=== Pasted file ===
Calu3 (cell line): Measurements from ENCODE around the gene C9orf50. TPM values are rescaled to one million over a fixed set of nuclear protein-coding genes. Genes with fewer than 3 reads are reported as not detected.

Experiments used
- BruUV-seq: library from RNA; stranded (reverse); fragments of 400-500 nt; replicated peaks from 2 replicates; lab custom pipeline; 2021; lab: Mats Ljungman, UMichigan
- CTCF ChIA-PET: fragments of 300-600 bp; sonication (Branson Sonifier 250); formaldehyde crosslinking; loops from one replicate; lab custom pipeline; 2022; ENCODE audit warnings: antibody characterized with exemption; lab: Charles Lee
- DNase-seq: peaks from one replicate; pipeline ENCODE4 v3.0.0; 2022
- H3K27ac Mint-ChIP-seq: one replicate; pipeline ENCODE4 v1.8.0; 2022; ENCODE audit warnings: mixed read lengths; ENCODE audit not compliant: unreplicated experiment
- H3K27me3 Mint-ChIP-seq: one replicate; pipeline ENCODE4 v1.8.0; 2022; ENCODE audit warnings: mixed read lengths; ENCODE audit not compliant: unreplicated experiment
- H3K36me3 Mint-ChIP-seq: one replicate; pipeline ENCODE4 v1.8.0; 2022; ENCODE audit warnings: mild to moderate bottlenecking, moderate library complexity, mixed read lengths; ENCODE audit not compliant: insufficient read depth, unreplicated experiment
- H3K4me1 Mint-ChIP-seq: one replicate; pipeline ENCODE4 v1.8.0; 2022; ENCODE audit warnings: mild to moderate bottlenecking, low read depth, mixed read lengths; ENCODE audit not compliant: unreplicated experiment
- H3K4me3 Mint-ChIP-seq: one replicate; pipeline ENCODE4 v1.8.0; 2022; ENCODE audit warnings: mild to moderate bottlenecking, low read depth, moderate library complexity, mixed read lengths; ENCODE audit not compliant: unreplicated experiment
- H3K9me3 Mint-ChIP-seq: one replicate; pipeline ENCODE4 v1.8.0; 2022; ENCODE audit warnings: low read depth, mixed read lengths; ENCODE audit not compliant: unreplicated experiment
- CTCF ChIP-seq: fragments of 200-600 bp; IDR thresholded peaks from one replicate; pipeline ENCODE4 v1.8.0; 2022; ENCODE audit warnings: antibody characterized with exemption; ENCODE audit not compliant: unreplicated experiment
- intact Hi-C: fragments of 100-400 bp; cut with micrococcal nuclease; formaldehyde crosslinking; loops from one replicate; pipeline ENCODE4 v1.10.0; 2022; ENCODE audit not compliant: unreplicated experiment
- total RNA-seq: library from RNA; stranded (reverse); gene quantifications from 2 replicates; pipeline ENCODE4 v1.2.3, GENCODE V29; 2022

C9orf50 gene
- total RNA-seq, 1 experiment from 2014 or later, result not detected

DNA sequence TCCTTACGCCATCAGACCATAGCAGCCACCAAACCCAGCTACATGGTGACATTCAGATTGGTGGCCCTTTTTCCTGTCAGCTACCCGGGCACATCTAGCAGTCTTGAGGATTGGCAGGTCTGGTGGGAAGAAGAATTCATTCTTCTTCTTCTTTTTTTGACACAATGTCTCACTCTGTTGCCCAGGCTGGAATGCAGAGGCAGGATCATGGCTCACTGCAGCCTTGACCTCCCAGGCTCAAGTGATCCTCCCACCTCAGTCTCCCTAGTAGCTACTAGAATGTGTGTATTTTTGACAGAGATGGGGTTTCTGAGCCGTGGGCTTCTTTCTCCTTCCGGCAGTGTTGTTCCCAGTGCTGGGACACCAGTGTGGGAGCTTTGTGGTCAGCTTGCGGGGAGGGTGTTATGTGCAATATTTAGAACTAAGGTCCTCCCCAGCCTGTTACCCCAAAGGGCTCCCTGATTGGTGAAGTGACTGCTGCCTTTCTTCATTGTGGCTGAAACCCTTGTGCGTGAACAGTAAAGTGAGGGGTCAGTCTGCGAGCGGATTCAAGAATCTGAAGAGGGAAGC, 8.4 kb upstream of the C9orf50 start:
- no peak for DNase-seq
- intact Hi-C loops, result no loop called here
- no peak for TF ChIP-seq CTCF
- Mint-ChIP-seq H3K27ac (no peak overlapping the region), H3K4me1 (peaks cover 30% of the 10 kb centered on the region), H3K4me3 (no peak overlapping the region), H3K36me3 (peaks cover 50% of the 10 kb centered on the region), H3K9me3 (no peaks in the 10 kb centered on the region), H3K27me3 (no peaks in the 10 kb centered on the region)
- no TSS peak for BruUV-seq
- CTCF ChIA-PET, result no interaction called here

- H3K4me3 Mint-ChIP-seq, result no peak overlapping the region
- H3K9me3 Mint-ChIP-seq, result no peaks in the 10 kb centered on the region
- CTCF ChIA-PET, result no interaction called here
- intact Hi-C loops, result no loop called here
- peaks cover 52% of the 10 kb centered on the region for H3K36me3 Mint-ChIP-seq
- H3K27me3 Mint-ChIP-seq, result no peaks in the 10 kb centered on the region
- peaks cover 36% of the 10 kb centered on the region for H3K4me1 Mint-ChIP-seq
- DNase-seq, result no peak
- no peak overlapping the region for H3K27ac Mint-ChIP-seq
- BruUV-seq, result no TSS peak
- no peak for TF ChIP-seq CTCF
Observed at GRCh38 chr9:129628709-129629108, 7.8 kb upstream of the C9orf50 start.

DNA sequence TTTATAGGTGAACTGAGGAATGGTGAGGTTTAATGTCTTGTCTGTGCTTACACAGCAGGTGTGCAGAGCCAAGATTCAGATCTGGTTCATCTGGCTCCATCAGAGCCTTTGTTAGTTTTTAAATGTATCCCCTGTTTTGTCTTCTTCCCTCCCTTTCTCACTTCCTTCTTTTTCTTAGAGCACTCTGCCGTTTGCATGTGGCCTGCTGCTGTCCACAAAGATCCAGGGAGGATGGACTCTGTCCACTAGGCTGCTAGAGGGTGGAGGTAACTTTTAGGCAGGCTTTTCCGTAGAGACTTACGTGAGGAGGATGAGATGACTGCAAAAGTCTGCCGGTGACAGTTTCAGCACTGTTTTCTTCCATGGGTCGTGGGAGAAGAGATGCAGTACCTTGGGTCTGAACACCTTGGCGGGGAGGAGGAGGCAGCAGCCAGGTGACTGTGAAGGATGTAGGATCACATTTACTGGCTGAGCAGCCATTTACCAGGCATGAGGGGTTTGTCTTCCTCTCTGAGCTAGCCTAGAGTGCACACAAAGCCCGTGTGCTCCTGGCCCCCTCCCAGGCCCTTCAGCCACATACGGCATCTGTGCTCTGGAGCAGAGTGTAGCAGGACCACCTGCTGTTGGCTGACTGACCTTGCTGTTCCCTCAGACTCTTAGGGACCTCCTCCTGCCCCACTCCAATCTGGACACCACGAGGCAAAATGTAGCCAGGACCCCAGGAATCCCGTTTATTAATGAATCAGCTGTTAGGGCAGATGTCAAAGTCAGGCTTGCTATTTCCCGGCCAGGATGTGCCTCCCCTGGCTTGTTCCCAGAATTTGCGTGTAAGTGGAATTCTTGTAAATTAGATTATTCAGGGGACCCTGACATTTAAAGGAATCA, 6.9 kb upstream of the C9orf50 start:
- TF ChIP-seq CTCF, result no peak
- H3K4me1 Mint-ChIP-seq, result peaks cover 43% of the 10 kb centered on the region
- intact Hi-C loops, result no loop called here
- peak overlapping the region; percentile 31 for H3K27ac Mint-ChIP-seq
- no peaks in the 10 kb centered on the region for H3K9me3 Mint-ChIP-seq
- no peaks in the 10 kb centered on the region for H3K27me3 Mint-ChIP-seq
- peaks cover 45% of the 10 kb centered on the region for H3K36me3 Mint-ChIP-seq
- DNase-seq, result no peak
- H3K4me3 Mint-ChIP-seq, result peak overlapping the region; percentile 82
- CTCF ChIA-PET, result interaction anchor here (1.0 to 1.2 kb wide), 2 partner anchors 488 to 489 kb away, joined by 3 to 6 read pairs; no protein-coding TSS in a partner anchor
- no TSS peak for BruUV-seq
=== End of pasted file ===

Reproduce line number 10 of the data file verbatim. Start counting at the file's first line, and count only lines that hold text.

- H3K4me3 Mint-ChIP-seq: one replicate; pipeline ENCODE4 v1.8.0; 2022; ENCODE audit warnings: mild to moderate bottlenecking, low read depth, moderate library complexity, mixed read lengths; ENCODE audit not compliant: unreplicated experiment